Summer is all but over for readers in the Northern Hemisphere. But for those with a few days left and for readers in the Southern Hemisphere who are drawing up their summer reading lists, here is a list of more than fifty 500-page doorstops.

In a sense, all fiction is a romance between the author and the reader. An engagement with some novelists is short and sweet. But that is not necessarily the ideal. Other courtships are long and involved. Discovering an unfamiliar imaginary world and living there for a while can be an immense pleasure.

We have grouped these novels under several headings. Authors are represented by only one novel. We are absolutely sure that we have left out some obvious candidates – please pass on your suggestions for next year’s list.


Miguel Cervantes
Don Quixote (1605)
The defining masterpiece of Spanish literature about the mad knight errant and his earthy sidekick Sancho Panza. Long and rewarding.

Honoré de Balzac
Eugénie Grandet (1833)
Balzac was the supreme chronicler of greed. In this instalment of La Comédie humaine, Eugenie is a young woman with a miserly father who falls desperately in love, but discovers that her lover is more interested in money than her happiness.

William Makepeace Thackeray
Vanity Fair (1848)
A satire with a moral purpose about early 19th century English society, particularly courtship and marriage rituals constrained by class and money. The intricacies of the plot open a perspective on the whole of English society.

Charles Dickens
David Copperfield (1850)
Story of a boy who loses his parents at an early age, and who escapes the torture of working for his pitiless stepfather to try to make something of himself and, with any luck, find true happiness.

Anthony Trollope
Barchester Towers (1870)
The second in a series of six novels set in a fictitious English cathedral town in the mid-19th century, this one satirises hostilities between the High Church and Evangelicals. A sympathetic figure, Septimus Harding, reappears from the first Barchester novel, The Warden.

Thomas Hardy
Far from the Madding Crowd (1874)
Hardy’s novels are all gloomy, passionate and melodramatic but compelling. A great way to explore the hidden dramas of 19th country life in England.

Thomas Mann
Buddenbrocks (1901)
A German masterpiece about four generations of a merchant family, their rise, riches and downfall. A wonderfully absorbing novel.

Joseph Conrad
Nostromo (1904)
Joseph Conrad’s dense novel about revolution, betrayal and intrigue in South America.

Siegfried Sassoon
Memoirs of a Fox-Hunting Man (1928)
Best-known for his war poetry, Sigfried Sassoon based this novel on his own youth and encounters with various comic characters. It is regarded as an English classic. The story is continued in two sequels: Memoirs of an Infantry Officer and Sherston’s Progress.


Fydor Dostoyevsky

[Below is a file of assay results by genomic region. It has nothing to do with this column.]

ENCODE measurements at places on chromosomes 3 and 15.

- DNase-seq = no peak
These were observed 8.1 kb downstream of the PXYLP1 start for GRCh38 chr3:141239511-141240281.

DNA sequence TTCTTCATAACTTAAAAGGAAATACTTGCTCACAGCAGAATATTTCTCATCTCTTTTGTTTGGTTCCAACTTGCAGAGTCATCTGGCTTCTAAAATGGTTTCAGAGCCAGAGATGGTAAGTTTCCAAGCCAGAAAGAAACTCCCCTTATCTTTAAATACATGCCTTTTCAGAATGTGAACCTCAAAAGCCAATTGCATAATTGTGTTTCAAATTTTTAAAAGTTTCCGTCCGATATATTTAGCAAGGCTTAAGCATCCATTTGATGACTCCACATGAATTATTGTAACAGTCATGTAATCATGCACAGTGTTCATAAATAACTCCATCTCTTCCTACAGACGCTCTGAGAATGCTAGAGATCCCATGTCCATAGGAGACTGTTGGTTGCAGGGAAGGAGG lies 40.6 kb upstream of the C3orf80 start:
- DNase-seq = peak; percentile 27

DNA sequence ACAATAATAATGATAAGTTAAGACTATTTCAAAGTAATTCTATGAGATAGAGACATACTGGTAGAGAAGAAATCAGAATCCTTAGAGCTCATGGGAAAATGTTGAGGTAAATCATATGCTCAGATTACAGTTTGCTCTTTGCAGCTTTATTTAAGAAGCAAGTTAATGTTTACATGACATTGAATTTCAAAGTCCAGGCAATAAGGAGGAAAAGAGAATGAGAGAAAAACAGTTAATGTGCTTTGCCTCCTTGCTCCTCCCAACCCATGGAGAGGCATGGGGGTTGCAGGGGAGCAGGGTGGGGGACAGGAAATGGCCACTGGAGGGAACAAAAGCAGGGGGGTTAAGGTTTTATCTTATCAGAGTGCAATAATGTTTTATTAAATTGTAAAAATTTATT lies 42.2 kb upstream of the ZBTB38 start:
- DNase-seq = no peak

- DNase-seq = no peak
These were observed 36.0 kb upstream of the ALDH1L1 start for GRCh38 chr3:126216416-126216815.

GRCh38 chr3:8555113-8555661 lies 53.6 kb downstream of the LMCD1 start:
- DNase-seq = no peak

Crime and Punishment (1866)
A rivetting psychological thriller about a medical student, Raskolnikov, who kills an old woman and her sister simply to prove that he is above bourgeois morality.

Wilkie Collins
The Moonstone (1868)
The earliest and perhaps greatest of detective novels by one of the rivals of Charles Dickens. Who stole the Moonstone diamond from Rachel Verinder’s bedroom on her 18th birthday?

Stephen King
Misery (1987)
After an automobile accident, novelist Paul Sheldon meets his biggest fan, a psychopathic nurse. She wants Paul to write his greatest novel, just for her. She has a lot of ways to spur him on. One is a needle. Another is an ax. And if they don’t work, she can get really nasty…

Patricia Cornwell
Body of Evidence (1991)
Kay Scarpetta, chief medical examiner of Virginia, investigates the brutal stabbing death of romance writer Beryl Madison.

Michael Connelly
Void Moon (2000)
Cassie Black, a resourceful ex-con, plans to burgle a Las Vegas casino’s high roller suite where, five years before, a previous attempt resulted in her arrest and the death of her lover.

Henning Mankell
One Step Behind (2003)
Three role-playing teens dressed in 18th Century garb are shot in a secluded Swedish meadow. Then a trusted colleague of Inspector Kurt Wallander is also killed.

P.D. James
The Murder Room (2004)
Everyone has something to gain from the murder of a trustee of a museum devoted to famous murders. Commander Adam Dalgliesh has to enter the mind of a ruthless killer.


Bram Stoker
Dracula (1897)
Famous for introducing Count Dracula to vampire lit, this novel tells the story of Dracula’s attempt to relocate from Transylvania to England. Stoker spent seven years researching European folklore and stories of vampires.

Herman Hesse
The Glass-Bead Game (1943)
Set in a post-apocalyptic future, the German Nobel laureate describes an elite cult of intellectuals who play an elaborate game that uses all the cultural and scientific knowledge of the Ages.

J.R.R. Tolkien
The Lord of the Rings (1954)